CyanogenMod is one of the most popular custom Android ROMs currently available. With a wide rang of supported devices, and active developer community, the Android enhancement gets a fair number of installs. Just how many installs, you ask? CyanogenMod has published statistics for its most recent build CyanogenMod 7 and the numbers are quite impressive. Version 7 has been installed 217,894 times at time of article writing. Nearly 45% of those installs occurred in the U.S. and Sweden, with Norway, Finland, and the U.K. rounding out the top five installers. A pretty impressive feat. Congrats to the CyanogenMod development community!
Microsoft is aiming to assuage the pains of mobile application developers looking to migrate their iOS applications from Apple’s mobile operating system to Windows Phone. “Launched today, the iPhone/iOS to Windows Phone 7 API mapping tool helps developers find their way around when they discover the Windows Phone platform,” writes Microsoft in a blog post. “Think of the API mapping tool as being like a translation dictionary.” The tool will allow iOS developers to easily find the equivalent API calls, classes, methods, and notification events in C#, as well as download working bits of sample code. “Don t expect a mapping for all of the APIs, simply because the platforms are built upon different architectures and user interfaces,” the post continues. “For this first round we focused on identifying the one-to-one mapping when it exists. In the following versions we ll expand the scope and anytime the concepts are similar enough, we ll do our best to provide the appropriate guidance.” Microsoft’s tool can be found here.
It looks as though Google may be testing a voice search feature for its desktop search homepage. According to blog Search Engine Roundtable, several users have begun seeing the oh-so-familiar microphone icon in the search box on google.com we can confirm that we have seen it on our Google home page as well. The icon will look extremely familiar to those Android users out there, as voice search has been an operating system staple for nearly a year now. No word on when/if this feature will roll out to the masses.
It looks like Nexus One owners have started to receive Google’s latest Android update, version 2.3.4. The software bump brings Gtalk voice and video-chat capabilities to the Nexus One’s younger cousin, the Nexus S, but will not unfortunately be bringing any of those features to the original Nexus. It looks like owners of the search giant’s original “pure Google” handset will have to be content with smaller bug fixes and tweaks. The manual download link for the latest iteration of Gingerbread is after the break.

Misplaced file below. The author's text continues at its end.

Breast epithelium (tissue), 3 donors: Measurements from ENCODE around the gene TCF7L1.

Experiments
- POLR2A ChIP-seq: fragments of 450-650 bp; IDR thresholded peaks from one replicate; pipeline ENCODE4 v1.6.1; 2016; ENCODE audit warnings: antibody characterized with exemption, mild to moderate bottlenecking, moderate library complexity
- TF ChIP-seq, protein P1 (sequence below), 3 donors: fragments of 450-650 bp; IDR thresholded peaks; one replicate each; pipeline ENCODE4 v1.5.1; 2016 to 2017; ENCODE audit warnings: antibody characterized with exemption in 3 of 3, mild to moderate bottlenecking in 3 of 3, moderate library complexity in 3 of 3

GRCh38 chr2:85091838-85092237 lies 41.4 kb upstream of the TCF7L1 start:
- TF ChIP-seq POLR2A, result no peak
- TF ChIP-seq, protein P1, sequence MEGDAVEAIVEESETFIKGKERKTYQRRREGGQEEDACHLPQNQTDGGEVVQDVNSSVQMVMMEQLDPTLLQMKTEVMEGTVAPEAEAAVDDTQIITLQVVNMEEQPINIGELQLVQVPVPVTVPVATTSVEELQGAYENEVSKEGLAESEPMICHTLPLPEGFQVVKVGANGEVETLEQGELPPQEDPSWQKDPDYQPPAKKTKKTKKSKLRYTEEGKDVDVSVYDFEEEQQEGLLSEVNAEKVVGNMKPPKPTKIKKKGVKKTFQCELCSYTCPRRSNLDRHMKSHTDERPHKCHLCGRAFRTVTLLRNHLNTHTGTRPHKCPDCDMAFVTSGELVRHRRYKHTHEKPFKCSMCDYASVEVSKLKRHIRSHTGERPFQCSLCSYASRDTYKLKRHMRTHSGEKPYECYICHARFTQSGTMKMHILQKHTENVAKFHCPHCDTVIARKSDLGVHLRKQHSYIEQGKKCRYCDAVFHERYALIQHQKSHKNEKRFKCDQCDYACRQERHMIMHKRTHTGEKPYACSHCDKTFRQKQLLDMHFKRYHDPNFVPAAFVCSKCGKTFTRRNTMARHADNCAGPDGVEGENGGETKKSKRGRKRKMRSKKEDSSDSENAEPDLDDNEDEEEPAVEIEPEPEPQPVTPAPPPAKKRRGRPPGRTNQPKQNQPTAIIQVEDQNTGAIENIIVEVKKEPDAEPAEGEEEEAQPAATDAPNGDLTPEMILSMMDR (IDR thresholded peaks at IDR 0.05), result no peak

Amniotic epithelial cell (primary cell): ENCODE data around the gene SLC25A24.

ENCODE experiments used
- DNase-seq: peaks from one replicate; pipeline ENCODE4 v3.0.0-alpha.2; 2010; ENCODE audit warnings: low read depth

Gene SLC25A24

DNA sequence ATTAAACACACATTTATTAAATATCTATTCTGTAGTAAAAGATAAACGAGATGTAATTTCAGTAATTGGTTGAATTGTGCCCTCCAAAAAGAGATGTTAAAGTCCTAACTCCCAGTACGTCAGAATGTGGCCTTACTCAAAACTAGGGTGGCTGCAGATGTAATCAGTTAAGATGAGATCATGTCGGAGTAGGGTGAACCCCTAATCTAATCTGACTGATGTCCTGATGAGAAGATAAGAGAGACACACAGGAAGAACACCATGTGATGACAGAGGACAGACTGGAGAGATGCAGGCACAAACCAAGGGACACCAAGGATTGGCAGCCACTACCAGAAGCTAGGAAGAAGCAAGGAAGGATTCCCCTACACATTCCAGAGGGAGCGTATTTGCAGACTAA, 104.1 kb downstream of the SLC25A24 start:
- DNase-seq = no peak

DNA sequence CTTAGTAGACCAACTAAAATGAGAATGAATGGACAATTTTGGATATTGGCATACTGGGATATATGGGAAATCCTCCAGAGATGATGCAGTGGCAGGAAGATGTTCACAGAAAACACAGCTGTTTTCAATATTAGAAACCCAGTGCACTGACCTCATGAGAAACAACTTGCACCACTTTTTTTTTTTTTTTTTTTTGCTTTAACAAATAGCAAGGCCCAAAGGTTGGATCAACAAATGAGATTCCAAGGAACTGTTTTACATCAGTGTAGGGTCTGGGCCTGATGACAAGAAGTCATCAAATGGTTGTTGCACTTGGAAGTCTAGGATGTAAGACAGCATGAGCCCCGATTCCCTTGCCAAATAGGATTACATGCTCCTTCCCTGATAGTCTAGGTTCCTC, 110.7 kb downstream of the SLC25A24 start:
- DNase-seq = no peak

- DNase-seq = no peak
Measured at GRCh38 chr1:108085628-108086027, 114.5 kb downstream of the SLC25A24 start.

Earlier today, Research In Motion announced its intentions to bring its BlackBerry Enterprise Server (BES) its mobile device security and administration services to both Android and iOS. Through its acquisition of ubitexx, the Canadian company is looking to expand the portfolio of mobile devices its BES solution supports. “The single web-based console is being designed to provide IT administrators with a simple and efficient way to distribute software and manage policies, inventory, security and services for BlackBerry devices, as well as other mobile devices,” reads the press release. “IT administrators will be able to manage devices over-the-air, including activating devices, distributing software and applications, locking or wiping devices, enforcing and resetting device passwords, setting IT policies, and managing optional mobile applications for end users. Certain features are expected to remain exclusive to BlackBerry devices because such capabilities are built into the design of a device s operating system.” The new solution should be available “later this year.” Hit the jump for the full release.